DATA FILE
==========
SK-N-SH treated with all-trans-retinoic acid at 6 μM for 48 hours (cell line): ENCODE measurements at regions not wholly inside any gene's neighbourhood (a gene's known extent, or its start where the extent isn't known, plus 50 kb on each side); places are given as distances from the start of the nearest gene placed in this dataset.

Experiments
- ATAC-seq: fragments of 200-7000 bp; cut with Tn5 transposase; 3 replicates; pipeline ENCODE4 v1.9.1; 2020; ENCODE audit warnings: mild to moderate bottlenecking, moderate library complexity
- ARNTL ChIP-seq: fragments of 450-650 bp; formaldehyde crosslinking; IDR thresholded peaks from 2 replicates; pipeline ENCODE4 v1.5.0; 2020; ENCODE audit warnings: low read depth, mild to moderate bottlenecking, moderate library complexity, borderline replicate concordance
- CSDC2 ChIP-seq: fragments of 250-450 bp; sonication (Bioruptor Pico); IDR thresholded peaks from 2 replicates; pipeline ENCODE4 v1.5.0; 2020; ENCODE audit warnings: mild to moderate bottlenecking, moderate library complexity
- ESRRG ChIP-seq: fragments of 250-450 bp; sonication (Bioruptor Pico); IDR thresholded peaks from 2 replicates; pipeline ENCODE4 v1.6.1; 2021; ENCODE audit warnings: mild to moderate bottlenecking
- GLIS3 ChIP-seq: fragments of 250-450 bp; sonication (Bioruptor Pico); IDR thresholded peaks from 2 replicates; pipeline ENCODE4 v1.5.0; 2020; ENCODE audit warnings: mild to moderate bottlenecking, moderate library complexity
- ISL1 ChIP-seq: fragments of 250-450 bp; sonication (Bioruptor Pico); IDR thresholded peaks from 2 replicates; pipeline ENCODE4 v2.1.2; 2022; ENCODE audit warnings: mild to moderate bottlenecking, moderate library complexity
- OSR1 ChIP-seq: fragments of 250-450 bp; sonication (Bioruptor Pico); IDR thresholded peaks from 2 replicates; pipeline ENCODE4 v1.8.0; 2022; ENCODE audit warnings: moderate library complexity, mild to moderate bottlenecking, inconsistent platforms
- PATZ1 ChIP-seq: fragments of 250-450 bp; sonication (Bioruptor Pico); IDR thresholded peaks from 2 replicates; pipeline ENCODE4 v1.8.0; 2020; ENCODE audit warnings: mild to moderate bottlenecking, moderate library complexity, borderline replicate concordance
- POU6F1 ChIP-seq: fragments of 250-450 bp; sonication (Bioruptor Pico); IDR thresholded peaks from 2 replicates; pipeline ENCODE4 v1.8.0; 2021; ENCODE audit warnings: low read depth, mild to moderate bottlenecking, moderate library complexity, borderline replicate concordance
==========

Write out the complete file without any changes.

SK-N-SH treated with all-trans-retinoic acid at 6 μM for 48 hours (cell line): ENCODE measurements at regions not wholly inside any gene's neighbourhood (a gene's known extent, or its start where the extent isn't known, plus 50 kb on each side); places are given as distances from the start of the nearest gene placed in this dataset.

Experiments
- ATAC-seq: fragments of 200-7000 bp; cut with Tn5 transposase; 3 replicates; pipeline ENCODE4 v1.9.1; 2020; ENCODE audit warnings: mild to moderate bottlenecking, moderate library complexity
- ARNTL ChIP-seq: fragments of 450-650 bp; formaldehyde crosslinking; IDR thresholded peaks from 2 replicates; pipeline ENCODE4 v1.5.0; 2020; ENCODE audit warnings: low read depth, mild to moderate bottlenecking, moderate library complexity, borderline replicate concordance
- CSDC2 ChIP-seq: fragments of 250-450 bp; sonication (Bioruptor Pico); IDR thresholded peaks from 2 replicates; pipeline ENCODE4 v1.5.0; 2020; ENCODE audit warnings: mild to moderate bottlenecking, moderate library complexity
- ESRRG ChIP-seq: fragments of 250-450 bp; sonication (Bioruptor Pico); IDR thresholded peaks from 2 replicates; pipeline ENCODE4 v1.6.1; 2021; ENCODE audit warnings: mild to moderate bottlenecking
- GLIS3 ChIP-seq: fragments of 250-450 bp; sonication (Bioruptor Pico); IDR thresholded peaks from 2 replicates; pipeline ENCODE4 v1.5.0; 2020; ENCODE audit warnings: mild to moderate bottlenecking, moderate library complexity
- ISL1 ChIP-seq: fragments of 250-450 bp; sonication (Bioruptor Pico); IDR thresholded peaks from 2 replicates; pipeline ENCODE4 v2.1.2; 2022; ENCODE audit warnings: mild to moderate bottlenecking, moderate library complexity
- OSR1 ChIP-seq: fragments of 250-450 bp; sonication (Bioruptor Pico); IDR thresholded peaks from 2 replicates; pipeline ENCODE4 v1.8.0; 2022; ENCODE audit warnings: moderate library complexity, mild to moderate bottlenecking, inconsistent platforms
- PATZ1 ChIP-seq: fragments of 250-450 bp; sonication (Bioruptor Pico); IDR thresholded peaks from 2 replicates; pipeline ENCODE4 v1.8.0; 2020; ENCODE audit warnings: mild to moderate bottlenecking, moderate library complexity, borderline replicate concordance
- POU6F1 ChIP-seq: fragments of 250-450 bp; sonication (Bioruptor Pico); IDR thresholded peaks from 2 replicates; pipeline ENCODE4 v1.8.0; 2021; ENCODE audit warnings: low read depth, mild to moderate bottlenecking, moderate library complexity, borderline replicate concordance